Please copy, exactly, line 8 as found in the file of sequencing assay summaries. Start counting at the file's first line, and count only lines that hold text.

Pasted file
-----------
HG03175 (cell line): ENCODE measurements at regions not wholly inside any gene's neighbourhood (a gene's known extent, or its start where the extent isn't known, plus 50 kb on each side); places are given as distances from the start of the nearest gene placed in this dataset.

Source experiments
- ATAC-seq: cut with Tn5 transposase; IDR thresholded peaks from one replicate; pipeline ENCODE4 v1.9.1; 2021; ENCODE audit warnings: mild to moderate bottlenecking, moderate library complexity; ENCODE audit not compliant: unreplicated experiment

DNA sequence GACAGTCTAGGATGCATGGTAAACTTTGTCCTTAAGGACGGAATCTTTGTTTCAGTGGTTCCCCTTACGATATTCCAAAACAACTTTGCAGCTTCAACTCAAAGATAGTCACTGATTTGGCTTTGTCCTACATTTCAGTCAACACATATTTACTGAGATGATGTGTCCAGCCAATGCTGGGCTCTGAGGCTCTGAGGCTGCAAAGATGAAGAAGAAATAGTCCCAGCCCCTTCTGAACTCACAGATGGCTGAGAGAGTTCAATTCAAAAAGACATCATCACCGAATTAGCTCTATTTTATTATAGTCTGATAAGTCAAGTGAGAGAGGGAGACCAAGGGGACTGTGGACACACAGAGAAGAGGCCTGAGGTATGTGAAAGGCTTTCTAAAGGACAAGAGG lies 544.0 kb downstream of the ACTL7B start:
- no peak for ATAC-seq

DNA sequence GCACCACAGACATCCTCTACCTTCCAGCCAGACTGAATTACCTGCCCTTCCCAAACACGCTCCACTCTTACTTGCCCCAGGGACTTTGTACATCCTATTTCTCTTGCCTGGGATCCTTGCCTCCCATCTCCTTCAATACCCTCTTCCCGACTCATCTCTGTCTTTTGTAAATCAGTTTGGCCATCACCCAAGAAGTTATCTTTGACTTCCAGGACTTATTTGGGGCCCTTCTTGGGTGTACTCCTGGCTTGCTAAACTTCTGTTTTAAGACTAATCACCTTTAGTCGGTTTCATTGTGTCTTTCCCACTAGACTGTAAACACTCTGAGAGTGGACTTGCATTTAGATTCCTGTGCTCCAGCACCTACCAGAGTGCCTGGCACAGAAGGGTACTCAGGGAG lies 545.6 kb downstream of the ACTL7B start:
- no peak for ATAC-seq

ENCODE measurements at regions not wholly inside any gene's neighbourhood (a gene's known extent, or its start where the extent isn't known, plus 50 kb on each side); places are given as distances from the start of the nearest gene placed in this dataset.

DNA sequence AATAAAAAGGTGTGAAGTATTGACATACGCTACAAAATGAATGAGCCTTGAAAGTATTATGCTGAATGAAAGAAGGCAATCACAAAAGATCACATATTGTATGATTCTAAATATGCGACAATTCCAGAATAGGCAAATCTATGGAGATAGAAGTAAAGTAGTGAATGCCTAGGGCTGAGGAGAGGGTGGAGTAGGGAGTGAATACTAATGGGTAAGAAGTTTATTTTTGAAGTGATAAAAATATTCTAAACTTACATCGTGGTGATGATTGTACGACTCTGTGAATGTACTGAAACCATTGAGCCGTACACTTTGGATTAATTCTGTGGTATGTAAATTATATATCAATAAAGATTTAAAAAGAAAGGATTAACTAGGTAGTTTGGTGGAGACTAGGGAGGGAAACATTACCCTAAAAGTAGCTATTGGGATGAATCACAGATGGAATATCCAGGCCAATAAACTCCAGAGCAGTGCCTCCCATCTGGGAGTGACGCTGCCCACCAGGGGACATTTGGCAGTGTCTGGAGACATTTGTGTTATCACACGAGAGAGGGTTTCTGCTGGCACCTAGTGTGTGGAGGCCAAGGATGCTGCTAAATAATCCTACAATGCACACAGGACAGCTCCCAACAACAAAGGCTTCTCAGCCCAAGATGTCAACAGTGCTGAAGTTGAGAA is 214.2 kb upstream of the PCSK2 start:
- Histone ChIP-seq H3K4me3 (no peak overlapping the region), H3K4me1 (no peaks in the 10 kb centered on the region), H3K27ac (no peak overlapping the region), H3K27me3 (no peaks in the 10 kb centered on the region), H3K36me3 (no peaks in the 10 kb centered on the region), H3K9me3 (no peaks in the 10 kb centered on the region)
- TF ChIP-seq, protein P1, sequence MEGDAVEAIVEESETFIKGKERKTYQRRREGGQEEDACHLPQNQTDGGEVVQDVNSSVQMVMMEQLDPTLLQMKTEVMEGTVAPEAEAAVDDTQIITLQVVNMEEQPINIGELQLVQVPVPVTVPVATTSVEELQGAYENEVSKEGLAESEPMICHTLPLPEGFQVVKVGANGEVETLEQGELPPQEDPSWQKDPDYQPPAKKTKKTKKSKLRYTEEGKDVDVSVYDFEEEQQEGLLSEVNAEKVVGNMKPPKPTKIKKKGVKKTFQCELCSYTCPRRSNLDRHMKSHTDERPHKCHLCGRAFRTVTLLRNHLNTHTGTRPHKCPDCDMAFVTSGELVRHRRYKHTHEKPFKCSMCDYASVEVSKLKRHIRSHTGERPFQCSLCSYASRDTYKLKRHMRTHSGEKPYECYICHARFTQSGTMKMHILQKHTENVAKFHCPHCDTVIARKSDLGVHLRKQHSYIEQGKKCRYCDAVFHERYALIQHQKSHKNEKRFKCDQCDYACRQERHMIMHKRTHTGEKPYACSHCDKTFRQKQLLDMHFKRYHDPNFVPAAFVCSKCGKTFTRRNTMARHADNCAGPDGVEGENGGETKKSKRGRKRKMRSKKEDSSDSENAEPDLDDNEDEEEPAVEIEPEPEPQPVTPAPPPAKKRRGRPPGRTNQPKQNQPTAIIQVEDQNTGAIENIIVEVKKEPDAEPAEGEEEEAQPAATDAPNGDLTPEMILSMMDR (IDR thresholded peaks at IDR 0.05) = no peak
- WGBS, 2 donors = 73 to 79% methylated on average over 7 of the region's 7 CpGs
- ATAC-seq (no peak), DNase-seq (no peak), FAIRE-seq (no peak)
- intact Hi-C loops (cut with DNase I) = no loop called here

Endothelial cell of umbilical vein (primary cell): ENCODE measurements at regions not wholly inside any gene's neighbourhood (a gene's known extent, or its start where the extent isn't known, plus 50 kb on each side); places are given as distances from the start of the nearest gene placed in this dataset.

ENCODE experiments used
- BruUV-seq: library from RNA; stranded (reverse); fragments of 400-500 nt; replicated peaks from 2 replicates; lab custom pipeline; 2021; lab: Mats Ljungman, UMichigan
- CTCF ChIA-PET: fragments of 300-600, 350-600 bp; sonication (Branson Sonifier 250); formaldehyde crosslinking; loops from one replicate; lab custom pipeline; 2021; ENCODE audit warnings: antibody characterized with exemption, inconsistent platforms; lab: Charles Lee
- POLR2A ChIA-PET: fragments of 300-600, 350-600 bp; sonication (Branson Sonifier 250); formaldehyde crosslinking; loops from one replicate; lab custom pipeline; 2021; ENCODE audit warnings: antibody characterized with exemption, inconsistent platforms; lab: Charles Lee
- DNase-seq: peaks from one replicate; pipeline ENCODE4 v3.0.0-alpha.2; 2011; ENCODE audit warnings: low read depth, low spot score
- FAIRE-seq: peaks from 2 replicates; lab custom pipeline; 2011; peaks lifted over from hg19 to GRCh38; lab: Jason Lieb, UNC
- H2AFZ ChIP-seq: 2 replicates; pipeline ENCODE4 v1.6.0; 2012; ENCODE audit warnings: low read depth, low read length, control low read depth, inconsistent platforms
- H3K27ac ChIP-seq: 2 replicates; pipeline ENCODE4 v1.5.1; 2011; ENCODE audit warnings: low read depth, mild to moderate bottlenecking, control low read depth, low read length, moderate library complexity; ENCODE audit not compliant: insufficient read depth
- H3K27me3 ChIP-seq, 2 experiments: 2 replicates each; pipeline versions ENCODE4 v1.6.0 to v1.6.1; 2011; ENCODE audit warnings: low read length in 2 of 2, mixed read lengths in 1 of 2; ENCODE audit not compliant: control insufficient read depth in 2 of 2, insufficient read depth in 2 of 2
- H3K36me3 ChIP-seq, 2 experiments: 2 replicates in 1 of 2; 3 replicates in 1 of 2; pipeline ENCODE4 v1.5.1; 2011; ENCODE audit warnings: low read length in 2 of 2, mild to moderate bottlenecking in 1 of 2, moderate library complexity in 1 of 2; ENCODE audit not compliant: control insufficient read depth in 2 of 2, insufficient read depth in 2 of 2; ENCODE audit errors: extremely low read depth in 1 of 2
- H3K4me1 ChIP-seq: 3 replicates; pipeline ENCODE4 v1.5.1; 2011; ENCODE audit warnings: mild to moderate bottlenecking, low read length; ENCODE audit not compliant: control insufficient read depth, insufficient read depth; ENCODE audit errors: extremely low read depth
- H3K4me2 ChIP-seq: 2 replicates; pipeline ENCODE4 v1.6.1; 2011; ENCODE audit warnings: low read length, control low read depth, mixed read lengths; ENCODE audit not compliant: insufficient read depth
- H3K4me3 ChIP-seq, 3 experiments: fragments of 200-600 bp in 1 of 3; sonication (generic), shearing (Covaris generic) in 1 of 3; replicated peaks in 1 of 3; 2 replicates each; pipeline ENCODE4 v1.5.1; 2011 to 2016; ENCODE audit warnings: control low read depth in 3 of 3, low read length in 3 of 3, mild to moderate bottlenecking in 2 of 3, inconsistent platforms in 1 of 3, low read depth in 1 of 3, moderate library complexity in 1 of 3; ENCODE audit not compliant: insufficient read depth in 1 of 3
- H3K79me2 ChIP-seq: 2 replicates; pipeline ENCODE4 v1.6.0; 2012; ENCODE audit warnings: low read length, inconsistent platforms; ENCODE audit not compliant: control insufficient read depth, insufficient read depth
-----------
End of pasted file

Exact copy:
ENCODE measurements at regions not wholly inside any gene's neighbourhood (a gene's known extent, or its start where the extent isn't known, plus 50 kb on each side); places are given as distances from the start of the nearest gene placed in this dataset.